3rd-4th Pharyngeal Pouch Fail 22q11 microdeletion No Thymus No Parathyroid
Embryologically, What is DiGeorge Syndrome? Cytochemically, what is DiGeorge Syndrome? Immunoanatomically, what is DiGeorge Syndrome? Endocrinoanatomically, what is DiGeorge Syndrome?
A T cell deficiency (such as a lack of a thymus) confers vulnerability to what organisms?
No Parathyroid No thymus
Why are DiGeorge syndrome patients hypocalcemic from an organ standpoint? Why are they at risk for fungal and viral infections?
Severe Combined Immunodeficiency due to Adenosine Deaminase deficiency (i.e. deoxyadenosine build up and adenosine build up) is principally a disease of what?
Severe Combined Immunodeficiency due to defective/absent cytokine receptors is principally a disease of what?
CD4+ T cell activation yes no
Severe Combined Immunodeficiency due to defective/absent MHC II is principally a disease of what? Will IgM/D titers be normal? Will IgG/A/E titers be normal?
A functional deficiency in B cells leaves the patient at risk for what infections?
B Cell maturation plasma cells Bruton Tyrosine Kinase
X Linked Agammaglobulinemia (no immunoglobin in blood) is principally a disease of what? What cells produce immunoglobin in the blood? What is the gene defected?
Maternal antibodies No IgG No IgA at GI mucosa
X Linked Agammaglobinemia (no immunoglobin in blood) is a disease of B cell maturation. BTK mutation disables B cells from maturing to plasma cells. Why does this disease not present until 6 months? What is responsible for the risk of bacterial infection? What is responsible for the risk of enterovirus and giardia infection?
Common Variable Immunodeficiency No IgG No IgA at GI mucosa
No Ig class switch due to a CD4+ T cell defect (no IL4; IL5) OR due to a B cell defect. What disease? Why susceptible to bacteria? Why susceptible to enterovirus and giardia?
What are the 2 disease associations with Common Variable Immunodeficiency (No Ig Class Switch from either CD4+T cell IL4;IL5 fail OR a B cell fail).
IgA Deficiency Celiac Disease Enterovirus Giardia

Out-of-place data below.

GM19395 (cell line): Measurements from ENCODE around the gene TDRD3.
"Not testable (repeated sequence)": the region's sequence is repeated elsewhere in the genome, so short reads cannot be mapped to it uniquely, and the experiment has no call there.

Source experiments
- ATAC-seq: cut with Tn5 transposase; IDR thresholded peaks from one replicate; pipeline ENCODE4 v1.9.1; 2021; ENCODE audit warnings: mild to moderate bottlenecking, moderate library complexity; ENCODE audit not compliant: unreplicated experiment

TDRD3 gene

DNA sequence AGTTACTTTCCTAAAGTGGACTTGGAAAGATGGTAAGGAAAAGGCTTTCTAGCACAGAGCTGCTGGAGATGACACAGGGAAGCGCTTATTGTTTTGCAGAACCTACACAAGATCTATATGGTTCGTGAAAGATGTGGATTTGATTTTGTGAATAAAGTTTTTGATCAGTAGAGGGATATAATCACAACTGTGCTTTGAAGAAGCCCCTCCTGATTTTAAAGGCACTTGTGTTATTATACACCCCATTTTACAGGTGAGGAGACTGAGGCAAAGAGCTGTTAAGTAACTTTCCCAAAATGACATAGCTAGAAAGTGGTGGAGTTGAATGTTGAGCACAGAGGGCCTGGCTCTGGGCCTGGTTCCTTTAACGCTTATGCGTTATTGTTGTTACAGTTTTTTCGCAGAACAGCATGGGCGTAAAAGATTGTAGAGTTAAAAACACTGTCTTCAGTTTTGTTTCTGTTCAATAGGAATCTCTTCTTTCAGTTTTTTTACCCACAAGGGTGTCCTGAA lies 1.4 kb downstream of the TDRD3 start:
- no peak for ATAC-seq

What is the most common primary immunodeficiency? What is the disease association? What infections are these patients at risk for?
Hyper IgM Syndrome Immunoglobin class switching No IgA at GI mucosa No IgG
Primary immunodeficiency due specifically to either B cell CD40 fail OR CD4+ T cell CD40L fail? What process is disabled? Why are these patients at risk for enterovirus and giardia? Why are these patients at risk for pyogenic infections?
Wiskott Aldrich Syndrome X linked
Due to an X linked mutation of cytoskeletal function protein in Hematopoietic Stem Cells. Small Platelets that get cleared by the spleen=thrombocytopenia. Poor Cell mediated immunity (T cell actin reorganization). Poor Humoral Immunity (B cell actin reorganization). Ezcema. Various Recurrent Infections. What disease? What inheritance?
Wiskott Aldrich Syndrome X linked
Platelets<150,000/uL Ezcema Various Recurrent Infections What disease? What inheritence?
A complement deficiency of C5,6,7,8, or 9 leaves one vulnerable to what infection?
C1 inhibitor Deficiency
A complement deficiency that results in overactive complement, which causes vasodilation+vasopermeability. This results in edema especially periorbital and mucosal edema.
C1 inhibitor deficiency
What primary immunodeficiency?
Wiskott Aldrich Syndrome
Platelets=100,000/uL (Normal:150,000-400,000) Various Recurrent Infections (T cell + B cell defect)
Hypocalcemic. High Viral and Fungal infections. What diisease? What embryological defect? What cytochemistry?
Mixed Connective Tissue Disorder anti U1 ribonucleoprotein
Combined symptoms mimicking an amalgamation of SLE+System Sclerosis+Polymyositis. What disease? What antibody?
SLE Libman Sacks endocarditis
Immunecomplex vegetations on both sides of the heart valves.
anti DNA topoisomerase antibody
anti centromere antibody
DNA topoisomerase Diffuse Scleroderma
What is the Scl 70 antibody against? What disease?
What other autoimmune disease is associated with Sjogren syndrome (anti Lacrimal + anti Salivary)?
B cell Lymphoma
Sjogren Syndrome (anti-ribonucleoprotein and anti-neutrophil antibodies attack Lacrimal and Salivary glands) is apparent by examination of chronically enlarged and fibrosed parotids. What is suspect if after long standing disease, one parotid becomes larger than the other?